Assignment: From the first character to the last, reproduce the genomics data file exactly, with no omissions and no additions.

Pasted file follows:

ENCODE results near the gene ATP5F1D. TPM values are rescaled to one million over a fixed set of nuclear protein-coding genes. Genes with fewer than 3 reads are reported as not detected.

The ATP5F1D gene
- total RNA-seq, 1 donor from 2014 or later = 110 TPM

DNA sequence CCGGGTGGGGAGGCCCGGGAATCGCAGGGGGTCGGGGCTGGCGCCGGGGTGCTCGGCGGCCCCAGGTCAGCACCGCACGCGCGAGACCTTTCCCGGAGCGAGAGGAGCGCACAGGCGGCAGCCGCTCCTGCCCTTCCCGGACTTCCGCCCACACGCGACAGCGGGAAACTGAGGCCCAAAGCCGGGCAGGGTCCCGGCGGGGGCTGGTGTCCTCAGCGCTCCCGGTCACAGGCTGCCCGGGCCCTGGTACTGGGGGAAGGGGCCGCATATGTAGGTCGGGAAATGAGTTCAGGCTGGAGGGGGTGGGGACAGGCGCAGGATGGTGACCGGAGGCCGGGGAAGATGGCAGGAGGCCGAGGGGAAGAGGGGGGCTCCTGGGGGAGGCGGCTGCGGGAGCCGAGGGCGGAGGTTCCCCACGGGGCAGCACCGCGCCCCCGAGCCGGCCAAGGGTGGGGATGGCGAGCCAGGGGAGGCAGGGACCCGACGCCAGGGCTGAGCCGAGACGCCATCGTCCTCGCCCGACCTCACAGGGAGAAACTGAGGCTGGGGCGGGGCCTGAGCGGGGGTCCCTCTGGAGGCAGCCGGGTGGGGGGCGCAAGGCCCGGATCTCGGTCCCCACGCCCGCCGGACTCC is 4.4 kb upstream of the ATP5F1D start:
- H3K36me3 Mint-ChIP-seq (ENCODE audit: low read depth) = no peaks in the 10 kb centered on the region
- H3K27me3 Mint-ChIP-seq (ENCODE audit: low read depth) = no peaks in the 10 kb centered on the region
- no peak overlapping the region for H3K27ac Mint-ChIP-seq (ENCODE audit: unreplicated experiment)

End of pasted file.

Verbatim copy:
ENCODE results near the gene ATP5F1D. TPM values are rescaled to one million over a fixed set of nuclear protein-coding genes. Genes with fewer than 3 reads are reported as not detected.

The ATP5F1D gene
- total RNA-seq, 1 donor from 2014 or later = 110 TPM

DNA sequence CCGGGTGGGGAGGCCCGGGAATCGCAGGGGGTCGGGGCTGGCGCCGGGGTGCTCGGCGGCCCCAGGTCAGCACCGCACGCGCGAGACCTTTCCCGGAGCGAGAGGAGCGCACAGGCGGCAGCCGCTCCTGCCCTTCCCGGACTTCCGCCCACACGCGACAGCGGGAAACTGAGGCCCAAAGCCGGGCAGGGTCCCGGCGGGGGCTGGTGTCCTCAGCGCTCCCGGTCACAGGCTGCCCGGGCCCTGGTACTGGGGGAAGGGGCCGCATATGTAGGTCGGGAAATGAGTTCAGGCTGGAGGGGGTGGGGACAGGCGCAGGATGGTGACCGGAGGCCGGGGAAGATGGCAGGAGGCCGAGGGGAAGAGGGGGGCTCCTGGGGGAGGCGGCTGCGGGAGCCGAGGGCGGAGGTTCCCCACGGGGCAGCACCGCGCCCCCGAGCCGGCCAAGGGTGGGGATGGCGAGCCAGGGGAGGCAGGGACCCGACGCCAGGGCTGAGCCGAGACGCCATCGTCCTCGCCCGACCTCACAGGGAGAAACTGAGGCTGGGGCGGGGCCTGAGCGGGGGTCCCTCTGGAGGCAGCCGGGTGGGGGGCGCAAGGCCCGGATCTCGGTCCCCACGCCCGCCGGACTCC is 4.4 kb upstream of the ATP5F1D start:
- H3K36me3 Mint-ChIP-seq (ENCODE audit: low read depth) = no peaks in the 10 kb centered on the region
- H3K27me3 Mint-ChIP-seq (ENCODE audit: low read depth) = no peaks in the 10 kb centered on the region
- no peak overlapping the region for H3K27ac Mint-ChIP-seq (ENCODE audit: unreplicated experiment)